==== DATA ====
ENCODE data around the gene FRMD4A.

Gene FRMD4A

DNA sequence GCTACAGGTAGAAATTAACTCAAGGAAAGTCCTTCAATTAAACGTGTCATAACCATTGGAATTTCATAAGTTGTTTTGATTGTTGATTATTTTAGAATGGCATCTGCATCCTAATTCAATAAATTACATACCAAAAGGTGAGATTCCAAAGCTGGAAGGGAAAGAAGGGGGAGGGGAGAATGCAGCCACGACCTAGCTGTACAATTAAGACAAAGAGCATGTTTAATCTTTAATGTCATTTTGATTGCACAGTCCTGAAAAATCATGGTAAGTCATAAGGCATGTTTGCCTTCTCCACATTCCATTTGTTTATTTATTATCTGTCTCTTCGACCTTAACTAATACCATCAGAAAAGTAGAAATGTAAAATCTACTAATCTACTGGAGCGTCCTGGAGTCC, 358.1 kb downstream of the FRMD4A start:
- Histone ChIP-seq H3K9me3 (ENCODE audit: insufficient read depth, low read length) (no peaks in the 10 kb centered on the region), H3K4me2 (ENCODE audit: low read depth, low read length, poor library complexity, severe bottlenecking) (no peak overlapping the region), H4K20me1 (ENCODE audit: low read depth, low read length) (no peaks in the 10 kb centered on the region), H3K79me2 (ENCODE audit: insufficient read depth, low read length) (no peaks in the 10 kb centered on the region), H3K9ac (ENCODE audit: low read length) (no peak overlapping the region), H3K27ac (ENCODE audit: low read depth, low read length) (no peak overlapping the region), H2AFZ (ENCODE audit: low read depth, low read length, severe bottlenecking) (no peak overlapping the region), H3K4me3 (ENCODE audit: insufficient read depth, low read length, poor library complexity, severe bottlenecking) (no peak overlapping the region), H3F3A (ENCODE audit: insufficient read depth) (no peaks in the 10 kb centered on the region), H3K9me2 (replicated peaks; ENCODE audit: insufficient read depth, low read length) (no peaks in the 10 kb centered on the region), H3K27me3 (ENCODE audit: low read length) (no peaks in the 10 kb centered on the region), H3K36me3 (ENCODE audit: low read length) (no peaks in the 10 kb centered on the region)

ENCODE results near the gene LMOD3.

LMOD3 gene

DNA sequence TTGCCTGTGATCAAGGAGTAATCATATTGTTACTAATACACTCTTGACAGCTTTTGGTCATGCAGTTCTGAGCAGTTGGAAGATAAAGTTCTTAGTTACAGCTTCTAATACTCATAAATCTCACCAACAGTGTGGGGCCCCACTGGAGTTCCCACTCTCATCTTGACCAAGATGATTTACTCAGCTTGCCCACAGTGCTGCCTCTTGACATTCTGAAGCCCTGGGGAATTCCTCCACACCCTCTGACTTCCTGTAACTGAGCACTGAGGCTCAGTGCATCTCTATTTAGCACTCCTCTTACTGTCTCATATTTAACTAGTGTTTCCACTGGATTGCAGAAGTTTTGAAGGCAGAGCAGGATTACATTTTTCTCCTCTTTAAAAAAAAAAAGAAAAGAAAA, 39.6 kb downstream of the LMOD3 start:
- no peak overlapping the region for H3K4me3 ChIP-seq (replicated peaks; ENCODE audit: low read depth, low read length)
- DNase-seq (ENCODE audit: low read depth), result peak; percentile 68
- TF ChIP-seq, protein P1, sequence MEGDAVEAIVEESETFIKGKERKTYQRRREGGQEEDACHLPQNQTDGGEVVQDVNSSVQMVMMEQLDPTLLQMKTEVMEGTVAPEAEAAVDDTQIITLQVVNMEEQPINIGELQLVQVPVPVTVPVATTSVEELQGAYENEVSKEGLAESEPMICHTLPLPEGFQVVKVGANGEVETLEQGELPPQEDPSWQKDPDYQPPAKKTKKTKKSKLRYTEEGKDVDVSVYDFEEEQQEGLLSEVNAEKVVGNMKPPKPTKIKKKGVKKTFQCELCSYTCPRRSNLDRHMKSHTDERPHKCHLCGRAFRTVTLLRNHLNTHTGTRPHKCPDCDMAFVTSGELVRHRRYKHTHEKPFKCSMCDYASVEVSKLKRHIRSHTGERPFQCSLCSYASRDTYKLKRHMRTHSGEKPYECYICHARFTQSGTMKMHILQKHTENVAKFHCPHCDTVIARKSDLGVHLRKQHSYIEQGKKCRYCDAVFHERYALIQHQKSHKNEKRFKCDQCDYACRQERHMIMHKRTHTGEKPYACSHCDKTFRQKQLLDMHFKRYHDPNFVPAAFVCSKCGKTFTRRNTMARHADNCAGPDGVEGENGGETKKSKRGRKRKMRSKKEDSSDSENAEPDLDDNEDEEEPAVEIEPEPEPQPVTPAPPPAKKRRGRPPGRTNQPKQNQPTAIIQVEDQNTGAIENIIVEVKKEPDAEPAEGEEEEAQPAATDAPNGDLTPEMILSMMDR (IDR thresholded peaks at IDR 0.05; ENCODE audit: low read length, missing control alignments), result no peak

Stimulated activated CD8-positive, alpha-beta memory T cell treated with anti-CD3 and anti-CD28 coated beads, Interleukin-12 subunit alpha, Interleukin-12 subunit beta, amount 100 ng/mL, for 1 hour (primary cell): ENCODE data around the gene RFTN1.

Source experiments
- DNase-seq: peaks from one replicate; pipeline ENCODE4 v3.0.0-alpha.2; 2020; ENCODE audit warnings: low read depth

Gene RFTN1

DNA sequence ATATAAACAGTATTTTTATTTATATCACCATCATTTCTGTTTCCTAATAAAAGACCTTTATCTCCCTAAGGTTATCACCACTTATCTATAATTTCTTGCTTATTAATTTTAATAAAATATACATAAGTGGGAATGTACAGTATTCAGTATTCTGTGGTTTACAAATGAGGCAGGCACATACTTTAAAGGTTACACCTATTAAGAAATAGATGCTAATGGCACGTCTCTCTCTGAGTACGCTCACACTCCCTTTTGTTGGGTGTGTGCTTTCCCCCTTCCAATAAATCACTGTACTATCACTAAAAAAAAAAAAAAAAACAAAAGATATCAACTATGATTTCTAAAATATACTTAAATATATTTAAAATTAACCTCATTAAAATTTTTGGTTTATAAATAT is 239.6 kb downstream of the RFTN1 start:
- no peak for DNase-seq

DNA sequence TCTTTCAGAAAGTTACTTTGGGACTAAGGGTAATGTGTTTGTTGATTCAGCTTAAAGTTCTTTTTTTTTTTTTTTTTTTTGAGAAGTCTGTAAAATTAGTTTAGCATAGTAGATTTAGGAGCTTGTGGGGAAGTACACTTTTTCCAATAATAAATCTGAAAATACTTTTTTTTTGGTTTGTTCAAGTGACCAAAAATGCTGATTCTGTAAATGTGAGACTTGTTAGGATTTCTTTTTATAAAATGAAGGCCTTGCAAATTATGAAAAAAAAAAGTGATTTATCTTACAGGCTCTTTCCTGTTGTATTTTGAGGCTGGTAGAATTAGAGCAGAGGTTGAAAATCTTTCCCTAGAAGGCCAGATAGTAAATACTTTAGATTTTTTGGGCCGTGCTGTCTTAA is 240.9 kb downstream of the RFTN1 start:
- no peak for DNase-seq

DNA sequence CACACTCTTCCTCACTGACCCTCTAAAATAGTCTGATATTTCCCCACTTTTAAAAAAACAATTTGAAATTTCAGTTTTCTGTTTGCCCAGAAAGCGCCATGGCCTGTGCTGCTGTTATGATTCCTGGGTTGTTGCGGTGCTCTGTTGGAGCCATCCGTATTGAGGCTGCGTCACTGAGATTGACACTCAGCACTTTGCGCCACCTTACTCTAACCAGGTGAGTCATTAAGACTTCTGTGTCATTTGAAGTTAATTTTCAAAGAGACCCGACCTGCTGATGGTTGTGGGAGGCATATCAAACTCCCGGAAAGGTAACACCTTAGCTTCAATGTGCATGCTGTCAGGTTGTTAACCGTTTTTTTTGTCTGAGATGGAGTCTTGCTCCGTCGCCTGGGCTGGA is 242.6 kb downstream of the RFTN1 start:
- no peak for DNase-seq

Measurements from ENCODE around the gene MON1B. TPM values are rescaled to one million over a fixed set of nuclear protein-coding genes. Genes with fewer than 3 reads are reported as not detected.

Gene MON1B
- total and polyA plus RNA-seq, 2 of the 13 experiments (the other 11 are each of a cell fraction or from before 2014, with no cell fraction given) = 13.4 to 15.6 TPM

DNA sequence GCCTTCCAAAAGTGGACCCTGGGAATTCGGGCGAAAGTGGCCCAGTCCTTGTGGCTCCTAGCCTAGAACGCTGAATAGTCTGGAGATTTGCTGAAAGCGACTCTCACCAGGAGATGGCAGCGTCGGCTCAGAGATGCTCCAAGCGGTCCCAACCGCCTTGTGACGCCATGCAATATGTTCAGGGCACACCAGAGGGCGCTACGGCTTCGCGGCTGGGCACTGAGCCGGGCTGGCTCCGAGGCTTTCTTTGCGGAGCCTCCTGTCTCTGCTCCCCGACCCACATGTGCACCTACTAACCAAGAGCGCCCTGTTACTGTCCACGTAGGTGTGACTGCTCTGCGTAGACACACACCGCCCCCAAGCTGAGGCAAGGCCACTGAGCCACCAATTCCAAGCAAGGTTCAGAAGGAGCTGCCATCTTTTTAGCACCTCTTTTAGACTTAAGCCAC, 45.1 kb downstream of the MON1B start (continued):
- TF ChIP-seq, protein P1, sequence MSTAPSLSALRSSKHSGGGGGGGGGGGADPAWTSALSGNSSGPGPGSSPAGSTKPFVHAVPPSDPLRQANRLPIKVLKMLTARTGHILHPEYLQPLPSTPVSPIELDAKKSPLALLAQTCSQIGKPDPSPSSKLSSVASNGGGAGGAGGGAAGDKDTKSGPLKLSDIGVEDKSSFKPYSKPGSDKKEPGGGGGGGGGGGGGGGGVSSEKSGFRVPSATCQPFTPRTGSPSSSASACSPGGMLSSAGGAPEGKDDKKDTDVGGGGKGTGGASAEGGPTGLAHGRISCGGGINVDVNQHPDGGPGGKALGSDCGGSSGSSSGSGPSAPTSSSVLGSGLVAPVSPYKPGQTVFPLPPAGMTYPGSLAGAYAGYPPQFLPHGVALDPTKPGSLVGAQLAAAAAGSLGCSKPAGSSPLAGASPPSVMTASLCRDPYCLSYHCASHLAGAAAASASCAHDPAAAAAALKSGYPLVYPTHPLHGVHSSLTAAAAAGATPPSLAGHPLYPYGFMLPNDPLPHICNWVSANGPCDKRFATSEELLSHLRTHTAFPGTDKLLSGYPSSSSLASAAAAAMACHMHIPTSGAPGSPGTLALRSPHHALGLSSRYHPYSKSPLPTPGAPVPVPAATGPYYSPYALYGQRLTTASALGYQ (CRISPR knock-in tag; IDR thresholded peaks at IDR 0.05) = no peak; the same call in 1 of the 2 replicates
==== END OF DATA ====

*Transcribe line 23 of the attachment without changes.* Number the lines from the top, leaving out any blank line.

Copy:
- total and polyA plus RNA-seq, 2 of the 13 experiments (the other 11 are each of a cell fraction or from before 2014, with no cell fraction given) = 13.4 to 15.6 TPM